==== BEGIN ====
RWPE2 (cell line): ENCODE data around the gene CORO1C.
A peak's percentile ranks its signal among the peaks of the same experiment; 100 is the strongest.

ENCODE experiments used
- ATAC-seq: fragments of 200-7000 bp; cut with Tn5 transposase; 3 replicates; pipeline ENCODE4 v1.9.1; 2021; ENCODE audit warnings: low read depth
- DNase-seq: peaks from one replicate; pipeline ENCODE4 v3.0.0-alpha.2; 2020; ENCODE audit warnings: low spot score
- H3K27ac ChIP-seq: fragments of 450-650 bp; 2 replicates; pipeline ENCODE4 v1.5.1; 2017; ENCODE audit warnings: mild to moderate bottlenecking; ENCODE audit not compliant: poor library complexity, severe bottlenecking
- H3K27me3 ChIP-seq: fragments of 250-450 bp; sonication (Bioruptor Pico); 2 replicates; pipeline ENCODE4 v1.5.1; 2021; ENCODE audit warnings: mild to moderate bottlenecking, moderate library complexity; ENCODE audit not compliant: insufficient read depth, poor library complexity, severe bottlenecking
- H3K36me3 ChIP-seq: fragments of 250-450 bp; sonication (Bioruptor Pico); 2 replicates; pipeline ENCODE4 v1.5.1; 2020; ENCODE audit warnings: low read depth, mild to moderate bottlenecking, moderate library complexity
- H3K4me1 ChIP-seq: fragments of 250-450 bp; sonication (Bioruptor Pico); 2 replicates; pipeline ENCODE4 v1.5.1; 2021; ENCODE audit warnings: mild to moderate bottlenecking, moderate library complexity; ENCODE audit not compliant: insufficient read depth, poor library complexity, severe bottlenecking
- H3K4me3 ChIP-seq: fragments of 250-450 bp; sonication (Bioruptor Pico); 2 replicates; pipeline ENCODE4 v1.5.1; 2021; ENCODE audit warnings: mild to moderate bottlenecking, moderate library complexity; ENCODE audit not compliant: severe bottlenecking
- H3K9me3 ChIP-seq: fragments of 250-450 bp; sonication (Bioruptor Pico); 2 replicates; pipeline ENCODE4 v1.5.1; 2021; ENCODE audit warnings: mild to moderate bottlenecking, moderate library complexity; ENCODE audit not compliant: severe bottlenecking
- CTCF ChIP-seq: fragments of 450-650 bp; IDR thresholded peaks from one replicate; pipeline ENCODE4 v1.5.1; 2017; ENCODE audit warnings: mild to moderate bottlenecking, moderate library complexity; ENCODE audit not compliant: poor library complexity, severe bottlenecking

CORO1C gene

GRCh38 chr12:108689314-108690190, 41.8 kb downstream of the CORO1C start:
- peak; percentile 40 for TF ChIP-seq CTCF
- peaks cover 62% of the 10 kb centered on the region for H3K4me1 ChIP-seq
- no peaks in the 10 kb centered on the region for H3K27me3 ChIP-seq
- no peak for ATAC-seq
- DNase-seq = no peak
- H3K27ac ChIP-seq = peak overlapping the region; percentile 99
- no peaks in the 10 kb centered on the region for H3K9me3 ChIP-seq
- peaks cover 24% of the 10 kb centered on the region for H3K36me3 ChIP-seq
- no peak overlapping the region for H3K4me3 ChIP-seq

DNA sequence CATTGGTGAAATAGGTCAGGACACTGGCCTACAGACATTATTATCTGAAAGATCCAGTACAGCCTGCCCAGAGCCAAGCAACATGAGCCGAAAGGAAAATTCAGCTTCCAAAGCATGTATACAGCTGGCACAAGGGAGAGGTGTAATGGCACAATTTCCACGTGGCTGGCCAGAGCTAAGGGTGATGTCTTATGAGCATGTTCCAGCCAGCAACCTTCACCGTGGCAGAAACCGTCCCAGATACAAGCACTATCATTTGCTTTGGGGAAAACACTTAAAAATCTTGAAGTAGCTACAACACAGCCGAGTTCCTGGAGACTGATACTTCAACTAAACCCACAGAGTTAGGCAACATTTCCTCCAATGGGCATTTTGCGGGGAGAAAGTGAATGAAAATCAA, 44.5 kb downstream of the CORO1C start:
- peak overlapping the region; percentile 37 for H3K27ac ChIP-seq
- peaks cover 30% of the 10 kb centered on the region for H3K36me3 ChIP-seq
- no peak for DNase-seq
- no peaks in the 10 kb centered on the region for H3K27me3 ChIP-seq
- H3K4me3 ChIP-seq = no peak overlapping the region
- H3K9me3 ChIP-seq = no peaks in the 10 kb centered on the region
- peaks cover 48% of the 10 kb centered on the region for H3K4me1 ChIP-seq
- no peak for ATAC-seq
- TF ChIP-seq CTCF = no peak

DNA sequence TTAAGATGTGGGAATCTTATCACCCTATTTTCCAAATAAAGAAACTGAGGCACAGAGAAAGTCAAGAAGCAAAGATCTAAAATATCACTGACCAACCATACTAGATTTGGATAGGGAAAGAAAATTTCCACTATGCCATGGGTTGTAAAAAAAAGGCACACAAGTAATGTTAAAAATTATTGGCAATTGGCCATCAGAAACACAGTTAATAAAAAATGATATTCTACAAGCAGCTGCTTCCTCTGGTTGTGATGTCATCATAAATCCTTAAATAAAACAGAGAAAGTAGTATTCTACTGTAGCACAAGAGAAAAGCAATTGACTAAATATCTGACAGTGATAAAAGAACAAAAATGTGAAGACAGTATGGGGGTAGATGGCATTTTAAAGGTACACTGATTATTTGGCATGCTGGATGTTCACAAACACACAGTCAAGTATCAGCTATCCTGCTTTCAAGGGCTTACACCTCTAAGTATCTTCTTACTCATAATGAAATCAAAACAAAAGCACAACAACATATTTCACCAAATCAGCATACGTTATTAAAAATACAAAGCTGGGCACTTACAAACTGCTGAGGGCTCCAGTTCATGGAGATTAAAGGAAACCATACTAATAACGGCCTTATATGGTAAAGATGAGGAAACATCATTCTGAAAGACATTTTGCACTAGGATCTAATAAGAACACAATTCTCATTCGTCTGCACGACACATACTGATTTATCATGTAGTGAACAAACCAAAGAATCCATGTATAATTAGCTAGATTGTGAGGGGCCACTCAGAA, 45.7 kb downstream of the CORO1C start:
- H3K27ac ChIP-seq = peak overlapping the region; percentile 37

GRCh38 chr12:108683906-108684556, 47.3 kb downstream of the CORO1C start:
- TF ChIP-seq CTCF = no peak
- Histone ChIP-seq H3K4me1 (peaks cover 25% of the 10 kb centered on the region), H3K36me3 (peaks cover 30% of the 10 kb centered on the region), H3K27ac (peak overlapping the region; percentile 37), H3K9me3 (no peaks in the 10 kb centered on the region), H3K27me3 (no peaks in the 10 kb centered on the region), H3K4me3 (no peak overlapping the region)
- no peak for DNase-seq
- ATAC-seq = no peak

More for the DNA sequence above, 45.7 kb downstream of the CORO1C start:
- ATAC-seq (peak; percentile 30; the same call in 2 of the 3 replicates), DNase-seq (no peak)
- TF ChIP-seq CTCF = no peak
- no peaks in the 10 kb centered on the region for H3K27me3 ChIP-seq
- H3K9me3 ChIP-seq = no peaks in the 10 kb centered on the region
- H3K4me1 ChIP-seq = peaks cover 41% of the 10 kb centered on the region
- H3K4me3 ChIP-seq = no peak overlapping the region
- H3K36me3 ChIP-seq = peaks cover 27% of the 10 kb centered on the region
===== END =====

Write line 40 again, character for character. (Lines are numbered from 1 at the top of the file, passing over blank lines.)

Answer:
- ATAC-seq = no peak